kafka connect

Introduction to Strimzi: Apache Kafka on Kubernetes (KubeCon Europe 2020)

Introduction to Strimzi: Apache Kafka on Kubernetes (KubeCon Europe 2020)

Apache Kafka has emerged as the leading platform for building real-time data pipelines. Born as a messaging system, mainly for the publish/subscribe pattern, Kafka has established itself as a data-streaming platform for processing data in real-time. Today, Kafka is also heavily used for developing event-driven applications, enabling the services in your infrastructure to communicate with each other through events using Apache Kafka as the backbone. Meanwhile, cloud-native application development is gathering more traction thanks to Kubernetes.

Thanks to the abstraction layer provided by this platform, it’s easy to move your applications from running on bare metal to any cloud provider (AWS, Azure, GCP, IBM, and so on) enabling hybrid-cloud scenarios as well. But how do you move your Apache Kafka workloads to the cloud? It’s possible, but it’s not simple. You could learn all of the Apache Kafka tools for handling a cluster well enough to move your Kafka workloads to Kubernetes, or you could leverage the Kubernetes knowledge you already have using Strimzi.

Note: Strimzi will be represented at the virtual KubeCon Europe 2020 conference from 17-20 August 2020. See the end of the article for details.

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Extending Kafka connectivity with Apache Camel Kafka connectors

Extending Kafka connectivity with Apache Camel Kafka connectors

Apache Kafka is one of the most used pieces of software in modern application development because of its distributed nature, high throughput, and horizontal scalability. Every day more and more organizations are adopting Kafka as the central event bus for their event-driven architecture. As a result, more and more data flows through the cluster, making the connectivity requirements rise in priority for any backlog. For this reason, the Apache Camel community released the first iteration of Kafka Connect connectors for the purpose of easing the burden on development teams.

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Change data capture for microservices without writing any code

Change data capture for microservices without writing any code

Want to smoothly modernize your legacy and monolithic applications to microservices or cloud-native without writing any code? Through this demonstration, we show you how to achieve the following change data capture scenario between two microservices on Red Hat OpenShift using the combination of Syndesis, Strimzi, and Debezium.

architecture diagram

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Change data capture with Debezium: A simple how-to, Part 1

Change data capture with Debezium: A simple how-to, Part 1

One question always comes up as organizations moving towards being cloud-native, twelve-factor, and stateless: How do you get an organization’s data to these new applications? There are many different patterns out there, but one pattern we will look at today is change data capture. This post is a simple how-to on how to build out a change data capture solution using Debezium within an OpenShift environment. Future posts will also add to this and add additional capabilities.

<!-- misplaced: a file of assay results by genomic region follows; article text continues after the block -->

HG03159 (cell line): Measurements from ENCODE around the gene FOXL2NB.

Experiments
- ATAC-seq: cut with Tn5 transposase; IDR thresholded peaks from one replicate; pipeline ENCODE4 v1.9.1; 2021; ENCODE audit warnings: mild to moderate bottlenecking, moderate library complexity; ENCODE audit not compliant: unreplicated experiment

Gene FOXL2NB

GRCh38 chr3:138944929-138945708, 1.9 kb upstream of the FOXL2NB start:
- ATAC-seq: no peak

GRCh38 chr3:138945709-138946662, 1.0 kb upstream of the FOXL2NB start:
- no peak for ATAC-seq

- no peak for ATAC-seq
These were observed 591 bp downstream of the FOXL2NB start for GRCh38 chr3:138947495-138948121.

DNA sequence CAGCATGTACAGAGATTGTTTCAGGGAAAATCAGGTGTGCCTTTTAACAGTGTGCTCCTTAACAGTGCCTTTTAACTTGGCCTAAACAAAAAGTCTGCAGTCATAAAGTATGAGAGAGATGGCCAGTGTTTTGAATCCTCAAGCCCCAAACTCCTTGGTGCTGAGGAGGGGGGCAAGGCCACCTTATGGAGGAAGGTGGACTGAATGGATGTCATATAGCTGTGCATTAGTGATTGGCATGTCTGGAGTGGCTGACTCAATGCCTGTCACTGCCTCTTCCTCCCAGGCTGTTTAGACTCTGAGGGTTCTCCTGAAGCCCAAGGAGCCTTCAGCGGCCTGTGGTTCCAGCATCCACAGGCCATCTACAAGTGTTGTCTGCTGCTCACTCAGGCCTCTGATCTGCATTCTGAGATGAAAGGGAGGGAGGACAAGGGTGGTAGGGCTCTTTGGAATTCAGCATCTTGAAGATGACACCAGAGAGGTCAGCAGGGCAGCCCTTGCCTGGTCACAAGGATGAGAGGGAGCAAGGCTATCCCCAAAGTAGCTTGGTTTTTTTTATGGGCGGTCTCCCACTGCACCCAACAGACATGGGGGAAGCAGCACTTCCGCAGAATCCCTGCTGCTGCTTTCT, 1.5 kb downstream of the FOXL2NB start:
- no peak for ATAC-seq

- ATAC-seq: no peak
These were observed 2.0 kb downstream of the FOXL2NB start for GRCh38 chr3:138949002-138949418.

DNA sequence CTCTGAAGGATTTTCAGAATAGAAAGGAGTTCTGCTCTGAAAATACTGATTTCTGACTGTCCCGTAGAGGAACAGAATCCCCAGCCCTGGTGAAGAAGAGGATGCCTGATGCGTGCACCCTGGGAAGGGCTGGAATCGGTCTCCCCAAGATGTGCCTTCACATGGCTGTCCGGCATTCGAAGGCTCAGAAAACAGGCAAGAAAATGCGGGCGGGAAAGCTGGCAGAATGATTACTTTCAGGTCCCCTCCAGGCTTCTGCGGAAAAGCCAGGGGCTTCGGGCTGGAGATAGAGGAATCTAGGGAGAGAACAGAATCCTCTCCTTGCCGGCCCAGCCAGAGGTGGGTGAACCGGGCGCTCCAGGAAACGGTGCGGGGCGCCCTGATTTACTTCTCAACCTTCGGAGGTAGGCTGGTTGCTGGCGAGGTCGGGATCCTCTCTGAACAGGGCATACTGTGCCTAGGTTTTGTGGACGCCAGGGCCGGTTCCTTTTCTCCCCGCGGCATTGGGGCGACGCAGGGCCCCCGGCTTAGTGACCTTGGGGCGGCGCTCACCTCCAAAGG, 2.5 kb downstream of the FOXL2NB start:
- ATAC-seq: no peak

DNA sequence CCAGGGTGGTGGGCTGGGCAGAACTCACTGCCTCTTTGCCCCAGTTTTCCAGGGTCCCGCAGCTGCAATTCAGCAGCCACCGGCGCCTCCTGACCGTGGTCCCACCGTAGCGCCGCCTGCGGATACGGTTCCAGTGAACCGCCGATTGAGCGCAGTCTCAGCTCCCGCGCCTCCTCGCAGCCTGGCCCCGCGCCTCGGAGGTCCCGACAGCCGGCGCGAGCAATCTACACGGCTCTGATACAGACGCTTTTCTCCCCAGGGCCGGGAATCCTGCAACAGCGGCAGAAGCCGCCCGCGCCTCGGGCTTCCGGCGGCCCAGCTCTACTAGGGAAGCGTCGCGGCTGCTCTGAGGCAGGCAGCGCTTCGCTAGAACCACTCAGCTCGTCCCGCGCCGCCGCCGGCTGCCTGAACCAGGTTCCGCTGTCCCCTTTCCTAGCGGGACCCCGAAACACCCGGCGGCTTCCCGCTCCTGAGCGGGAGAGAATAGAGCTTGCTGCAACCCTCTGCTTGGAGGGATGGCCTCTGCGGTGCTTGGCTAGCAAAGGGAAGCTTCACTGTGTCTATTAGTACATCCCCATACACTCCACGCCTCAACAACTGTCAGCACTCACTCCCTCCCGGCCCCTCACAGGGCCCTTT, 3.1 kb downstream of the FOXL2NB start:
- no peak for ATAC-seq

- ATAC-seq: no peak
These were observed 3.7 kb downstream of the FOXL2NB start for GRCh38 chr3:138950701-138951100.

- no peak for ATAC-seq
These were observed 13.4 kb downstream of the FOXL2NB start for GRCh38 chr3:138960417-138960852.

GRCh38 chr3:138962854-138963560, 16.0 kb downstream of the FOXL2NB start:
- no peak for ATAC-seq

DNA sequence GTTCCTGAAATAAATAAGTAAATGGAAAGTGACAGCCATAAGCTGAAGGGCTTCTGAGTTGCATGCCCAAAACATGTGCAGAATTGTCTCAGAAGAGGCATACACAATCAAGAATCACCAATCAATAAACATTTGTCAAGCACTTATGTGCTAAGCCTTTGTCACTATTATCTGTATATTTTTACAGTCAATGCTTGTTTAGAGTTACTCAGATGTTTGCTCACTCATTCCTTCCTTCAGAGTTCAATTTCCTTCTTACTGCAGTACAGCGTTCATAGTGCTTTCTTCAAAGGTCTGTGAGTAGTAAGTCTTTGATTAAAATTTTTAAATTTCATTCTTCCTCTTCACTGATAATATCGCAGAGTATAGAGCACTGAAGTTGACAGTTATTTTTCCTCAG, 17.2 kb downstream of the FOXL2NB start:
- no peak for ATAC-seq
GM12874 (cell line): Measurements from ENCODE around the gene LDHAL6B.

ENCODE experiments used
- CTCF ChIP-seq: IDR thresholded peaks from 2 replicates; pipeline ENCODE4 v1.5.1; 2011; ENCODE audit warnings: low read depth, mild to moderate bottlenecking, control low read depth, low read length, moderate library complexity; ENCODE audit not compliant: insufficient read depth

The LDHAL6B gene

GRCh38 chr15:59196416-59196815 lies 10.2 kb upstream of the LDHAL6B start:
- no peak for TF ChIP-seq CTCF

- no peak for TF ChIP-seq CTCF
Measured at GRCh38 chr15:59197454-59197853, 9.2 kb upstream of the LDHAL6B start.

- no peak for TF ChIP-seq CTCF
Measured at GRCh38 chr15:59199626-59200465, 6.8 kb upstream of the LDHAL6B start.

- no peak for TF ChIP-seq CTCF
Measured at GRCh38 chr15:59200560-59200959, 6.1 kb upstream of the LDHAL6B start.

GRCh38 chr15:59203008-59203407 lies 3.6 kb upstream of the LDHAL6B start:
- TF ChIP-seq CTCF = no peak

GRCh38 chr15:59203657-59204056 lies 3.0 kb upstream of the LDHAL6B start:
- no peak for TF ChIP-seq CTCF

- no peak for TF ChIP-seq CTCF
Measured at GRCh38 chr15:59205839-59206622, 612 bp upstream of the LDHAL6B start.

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Capture database changes with Debezium Apache Kafka connectors

Capture database changes with Debezium Apache Kafka connectors

Change data capture, or CDC, is a well-established software design pattern for a system that monitors and captures the changes in data so that other software can respond to those changes. CDC captures row-level changes to database tables and passes corresponding change events to a data streaming bus. Applications can read these change event streams and access these change events in the order in which they occurred.

Thus, change data capture helps to bridge traditional data stores and new cloud-native event-driven architectures. Meanwhile, Debezium is a set of distributed services that captures row-level changes in databases so that applications can see and respond to those changes. This general availability (GA) release from Red Hat Integration includes the following Debezium connectors for Apache Kafka: MySQL Connector, PostgreSQL Connector, MongoDB Connector, and SQL Server Connector.

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Using secrets in Kafka Connect configuration

Using secrets in Kafka Connect configuration

Kafka Connect is an integration framework that is part of the Apache Kafka project. On Kubernetes and Red Hat OpenShift, you can deploy Kafka Connect using the Strimzi and Red Hat AMQ Streams Operators. Kafka Connect lets users run sink and source connectors. Source connectors are used to load data from an external system into Kafka. Sink connectors work the other way around and let you load data from Kafka into another external system. In most cases, the connectors need to authenticate when connecting to the other systems, so you will need to provide credentials as part of the connector’s configuration. This article shows you how you can use Kubernetes secrets to store the credentials and then use them in the connector’s configuration.

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